Michael Hopkins:

And RPI consultants is also the makers of Yoga Flexible Software, which is a set of proprietary tools, widgets, and software that helps you bridge the gap between your enterprise content and our enterprise systems.

Michael Hopkins:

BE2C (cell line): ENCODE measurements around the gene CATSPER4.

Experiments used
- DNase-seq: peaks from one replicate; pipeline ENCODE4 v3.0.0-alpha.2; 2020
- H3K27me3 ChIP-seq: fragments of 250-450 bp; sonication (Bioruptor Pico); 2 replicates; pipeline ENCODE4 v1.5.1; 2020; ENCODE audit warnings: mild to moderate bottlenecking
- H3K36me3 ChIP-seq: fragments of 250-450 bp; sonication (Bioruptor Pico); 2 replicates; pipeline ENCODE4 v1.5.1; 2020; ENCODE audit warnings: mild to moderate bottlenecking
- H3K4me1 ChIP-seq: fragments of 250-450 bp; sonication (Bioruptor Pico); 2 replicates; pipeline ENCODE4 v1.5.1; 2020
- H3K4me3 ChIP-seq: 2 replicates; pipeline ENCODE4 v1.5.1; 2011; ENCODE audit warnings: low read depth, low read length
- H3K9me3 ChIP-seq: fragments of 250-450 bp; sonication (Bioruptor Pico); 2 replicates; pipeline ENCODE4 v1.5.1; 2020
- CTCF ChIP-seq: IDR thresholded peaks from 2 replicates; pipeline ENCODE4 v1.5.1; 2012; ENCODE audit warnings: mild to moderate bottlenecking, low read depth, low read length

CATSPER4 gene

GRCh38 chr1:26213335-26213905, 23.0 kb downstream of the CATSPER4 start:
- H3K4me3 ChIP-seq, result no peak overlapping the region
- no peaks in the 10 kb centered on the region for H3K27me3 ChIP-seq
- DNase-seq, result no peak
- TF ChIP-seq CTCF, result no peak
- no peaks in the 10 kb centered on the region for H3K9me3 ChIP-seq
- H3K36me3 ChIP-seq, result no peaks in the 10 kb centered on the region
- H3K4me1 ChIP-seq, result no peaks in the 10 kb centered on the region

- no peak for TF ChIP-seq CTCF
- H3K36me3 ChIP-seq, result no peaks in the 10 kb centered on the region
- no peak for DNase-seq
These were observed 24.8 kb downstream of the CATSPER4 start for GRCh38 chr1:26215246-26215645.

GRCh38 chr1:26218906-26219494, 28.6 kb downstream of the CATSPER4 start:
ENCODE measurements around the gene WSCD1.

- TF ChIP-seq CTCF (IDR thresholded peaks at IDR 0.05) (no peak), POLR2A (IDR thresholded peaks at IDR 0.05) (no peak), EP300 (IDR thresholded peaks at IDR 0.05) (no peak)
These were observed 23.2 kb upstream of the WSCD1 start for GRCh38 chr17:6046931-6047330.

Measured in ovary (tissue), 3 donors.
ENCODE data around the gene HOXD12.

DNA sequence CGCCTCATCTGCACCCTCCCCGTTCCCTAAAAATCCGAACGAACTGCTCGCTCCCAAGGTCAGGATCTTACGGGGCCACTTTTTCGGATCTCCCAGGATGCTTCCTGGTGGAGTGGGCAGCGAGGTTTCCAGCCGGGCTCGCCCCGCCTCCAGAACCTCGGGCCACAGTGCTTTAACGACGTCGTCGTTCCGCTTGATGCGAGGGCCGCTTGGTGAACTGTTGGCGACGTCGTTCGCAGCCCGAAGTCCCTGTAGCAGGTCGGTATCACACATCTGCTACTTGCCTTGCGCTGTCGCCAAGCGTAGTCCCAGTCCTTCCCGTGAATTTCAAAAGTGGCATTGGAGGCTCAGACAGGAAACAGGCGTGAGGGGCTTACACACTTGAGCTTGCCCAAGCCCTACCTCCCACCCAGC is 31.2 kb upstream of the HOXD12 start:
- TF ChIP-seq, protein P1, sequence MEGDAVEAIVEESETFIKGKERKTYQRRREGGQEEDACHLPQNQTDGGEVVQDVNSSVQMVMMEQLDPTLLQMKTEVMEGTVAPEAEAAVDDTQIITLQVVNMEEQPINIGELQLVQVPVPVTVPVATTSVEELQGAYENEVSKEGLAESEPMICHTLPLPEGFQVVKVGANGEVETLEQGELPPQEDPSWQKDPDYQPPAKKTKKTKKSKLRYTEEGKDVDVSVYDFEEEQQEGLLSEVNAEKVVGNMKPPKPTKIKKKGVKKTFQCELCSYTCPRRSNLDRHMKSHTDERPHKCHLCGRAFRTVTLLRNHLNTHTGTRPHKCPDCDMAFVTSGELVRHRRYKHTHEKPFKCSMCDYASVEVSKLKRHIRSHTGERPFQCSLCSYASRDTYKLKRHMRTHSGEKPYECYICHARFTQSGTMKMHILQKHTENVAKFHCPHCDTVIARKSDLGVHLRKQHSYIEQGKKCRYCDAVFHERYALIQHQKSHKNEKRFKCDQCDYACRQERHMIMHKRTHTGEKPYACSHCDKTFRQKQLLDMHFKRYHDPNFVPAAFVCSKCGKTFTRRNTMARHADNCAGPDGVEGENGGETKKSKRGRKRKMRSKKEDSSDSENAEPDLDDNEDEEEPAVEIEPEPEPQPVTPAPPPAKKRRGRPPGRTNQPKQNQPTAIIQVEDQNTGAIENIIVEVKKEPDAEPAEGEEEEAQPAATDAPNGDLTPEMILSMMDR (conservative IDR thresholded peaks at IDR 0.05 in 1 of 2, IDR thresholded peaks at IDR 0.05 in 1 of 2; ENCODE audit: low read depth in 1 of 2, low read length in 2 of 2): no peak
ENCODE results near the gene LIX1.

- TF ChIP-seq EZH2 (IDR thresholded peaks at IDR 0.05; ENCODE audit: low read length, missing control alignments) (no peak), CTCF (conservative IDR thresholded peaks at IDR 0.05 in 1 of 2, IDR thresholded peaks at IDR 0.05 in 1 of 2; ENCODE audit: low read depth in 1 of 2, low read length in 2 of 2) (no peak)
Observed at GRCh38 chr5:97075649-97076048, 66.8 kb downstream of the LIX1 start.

All right, so all fine print out of the way and into the story here. So the Origins and Ubiquity of Enterprise Content Management. To really understand where ECM came from, we wanted to go back in time a little bit. So it’s 1995, things that are happening in and around the world. The Ford Taurus is the best-selling Sedan, I still love Ford Taurus’s, but that’s what was happening at the time. Steve Young was leading San Francisco 49ers to a Super Bowl when that weekend, exactly in 1995. Trends and technology, Zip Drives were the biggest thing, right? You’d be able to save a hundred megabytes on a Zip Drive which was pretty cool. Fun note, Microsoft Windows 95 was launched and you could buy it, but it didn’t even in